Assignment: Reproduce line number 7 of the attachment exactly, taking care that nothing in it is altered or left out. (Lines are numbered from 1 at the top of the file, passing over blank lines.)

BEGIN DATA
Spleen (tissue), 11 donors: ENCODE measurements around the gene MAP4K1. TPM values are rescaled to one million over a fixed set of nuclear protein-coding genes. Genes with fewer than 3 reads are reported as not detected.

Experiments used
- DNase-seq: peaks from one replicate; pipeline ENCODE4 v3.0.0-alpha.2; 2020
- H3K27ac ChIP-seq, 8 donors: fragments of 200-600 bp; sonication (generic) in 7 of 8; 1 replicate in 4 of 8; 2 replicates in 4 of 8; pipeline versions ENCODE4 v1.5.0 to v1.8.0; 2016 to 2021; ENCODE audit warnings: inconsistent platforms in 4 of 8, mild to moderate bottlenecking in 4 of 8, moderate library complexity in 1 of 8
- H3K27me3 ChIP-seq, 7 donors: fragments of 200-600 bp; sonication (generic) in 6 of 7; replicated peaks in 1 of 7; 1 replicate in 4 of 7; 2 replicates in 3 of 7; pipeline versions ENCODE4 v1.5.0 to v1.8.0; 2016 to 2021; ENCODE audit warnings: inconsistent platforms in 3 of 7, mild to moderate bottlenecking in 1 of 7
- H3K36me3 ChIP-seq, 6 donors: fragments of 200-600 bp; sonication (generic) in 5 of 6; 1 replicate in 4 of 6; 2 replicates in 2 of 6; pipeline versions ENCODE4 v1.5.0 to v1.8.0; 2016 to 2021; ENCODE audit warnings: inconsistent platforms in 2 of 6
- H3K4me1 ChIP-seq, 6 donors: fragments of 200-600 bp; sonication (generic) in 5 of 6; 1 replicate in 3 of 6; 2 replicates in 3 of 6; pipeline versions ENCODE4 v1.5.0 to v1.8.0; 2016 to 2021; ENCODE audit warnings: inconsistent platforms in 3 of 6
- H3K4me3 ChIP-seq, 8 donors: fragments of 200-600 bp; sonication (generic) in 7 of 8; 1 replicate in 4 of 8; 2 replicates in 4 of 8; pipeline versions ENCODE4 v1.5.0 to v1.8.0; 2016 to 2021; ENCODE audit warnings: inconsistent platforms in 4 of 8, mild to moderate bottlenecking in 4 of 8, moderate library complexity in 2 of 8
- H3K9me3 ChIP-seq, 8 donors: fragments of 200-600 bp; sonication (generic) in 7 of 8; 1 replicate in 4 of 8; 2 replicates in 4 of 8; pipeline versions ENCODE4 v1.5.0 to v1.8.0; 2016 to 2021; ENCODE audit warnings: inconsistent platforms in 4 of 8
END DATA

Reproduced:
- H3K4me1 ChIP-seq, 6 donors: fragments of 200-600 bp; sonication (generic) in 5 of 6; 1 replicate in 3 of 6; 2 replicates in 3 of 6; pipeline versions ENCODE4 v1.5.0 to v1.8.0; 2016 to 2021; ENCODE audit warnings: inconsistent platforms in 3 of 6